Please don’t put the pedal to the metal

Now that Jennifer Lynn has turned 16, we have moved into the phase of parenting a teenager that is one of my least favorite based on my experience with her older two siblings.

She made it smoothly through the oftentimes difficult junior high years so what is it that has my stomach in knots? It’s riding with her while she learns to drive. While sitting in the passenger seat with my foot pressed so hard into the floor that it has turned white, I often fantasize about how wonderful it would be to be able to afford to pay someone else $80 an hour to rack up the 50 hours of driving experience she needs in order to take the driving test to get her license.

Teaching your child to drive seems like a task better left to a trained professional. It’s one thing as a parent to teach your child how to cook or play tennis because if their inexperience causes them to make a mistake, nobody dies. The only thing that happens is the cake doesn’t rise or they have to chase down a few balls. But when it’s 4,000 pounds of metal moving toward a pedestrian, the stakes are a lot higher.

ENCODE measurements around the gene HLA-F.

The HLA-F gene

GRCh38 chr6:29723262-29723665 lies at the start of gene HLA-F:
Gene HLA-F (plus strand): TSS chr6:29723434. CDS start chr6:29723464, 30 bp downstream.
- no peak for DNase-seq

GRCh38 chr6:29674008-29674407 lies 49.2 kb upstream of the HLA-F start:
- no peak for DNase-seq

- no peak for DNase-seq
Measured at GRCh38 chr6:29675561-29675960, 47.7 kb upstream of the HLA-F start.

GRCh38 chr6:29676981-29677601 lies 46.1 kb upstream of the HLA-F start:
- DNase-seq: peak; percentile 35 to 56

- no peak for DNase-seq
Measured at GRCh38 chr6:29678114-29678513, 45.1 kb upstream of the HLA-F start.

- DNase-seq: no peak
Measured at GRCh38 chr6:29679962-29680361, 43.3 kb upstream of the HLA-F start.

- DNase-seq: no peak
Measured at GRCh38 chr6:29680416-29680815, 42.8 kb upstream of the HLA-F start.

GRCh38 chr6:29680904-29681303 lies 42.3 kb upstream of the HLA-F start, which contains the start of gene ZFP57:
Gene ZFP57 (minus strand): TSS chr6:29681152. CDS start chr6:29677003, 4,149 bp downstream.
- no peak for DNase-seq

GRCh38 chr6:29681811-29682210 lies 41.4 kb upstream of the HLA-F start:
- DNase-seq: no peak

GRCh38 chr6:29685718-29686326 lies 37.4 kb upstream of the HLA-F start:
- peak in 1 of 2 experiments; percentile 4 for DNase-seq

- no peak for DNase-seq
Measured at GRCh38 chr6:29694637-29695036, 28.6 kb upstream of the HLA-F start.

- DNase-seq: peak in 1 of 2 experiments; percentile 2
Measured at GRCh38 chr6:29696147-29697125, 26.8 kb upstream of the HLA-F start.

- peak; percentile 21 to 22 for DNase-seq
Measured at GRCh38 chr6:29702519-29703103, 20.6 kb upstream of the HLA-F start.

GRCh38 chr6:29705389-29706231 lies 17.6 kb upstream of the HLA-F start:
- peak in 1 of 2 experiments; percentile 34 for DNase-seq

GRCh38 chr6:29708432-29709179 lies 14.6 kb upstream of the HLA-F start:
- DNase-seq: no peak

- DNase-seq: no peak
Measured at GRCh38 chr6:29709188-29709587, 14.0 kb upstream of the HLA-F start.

One thing I have never understood is why the DMV doesn’t issue a “Student Driver” sign that parents can put in the window of the car while their kids are getting their behind-the-wheel experience. Would the jerks who honked, illegally passed her, and tailgated her have been a little more forgiving if they knew this was her second time on the road?

When we’re in the car, in an effort not to have comments about the mere six inches between us and the parked cars come out in a shout of absolute panic, I find myself tacking on terms of endearment that I never otherwise use with her. “Start putting on the brakes NOW, honey.” Or, “YOU NEED TO LOOK BEFORE YOU CHANGE LANES, sweetie.” Unfortunately, I don’t think these overly affectionate nicknames are masking my terror.

After turning into the lane of oncoming traffic in an apartment complex, I could tell her confidence needed a boost so I reminded her that I’m sure she has sufficient brain power to become the 22,657,289th licensed driver in California. It’s just going to take a little practice.

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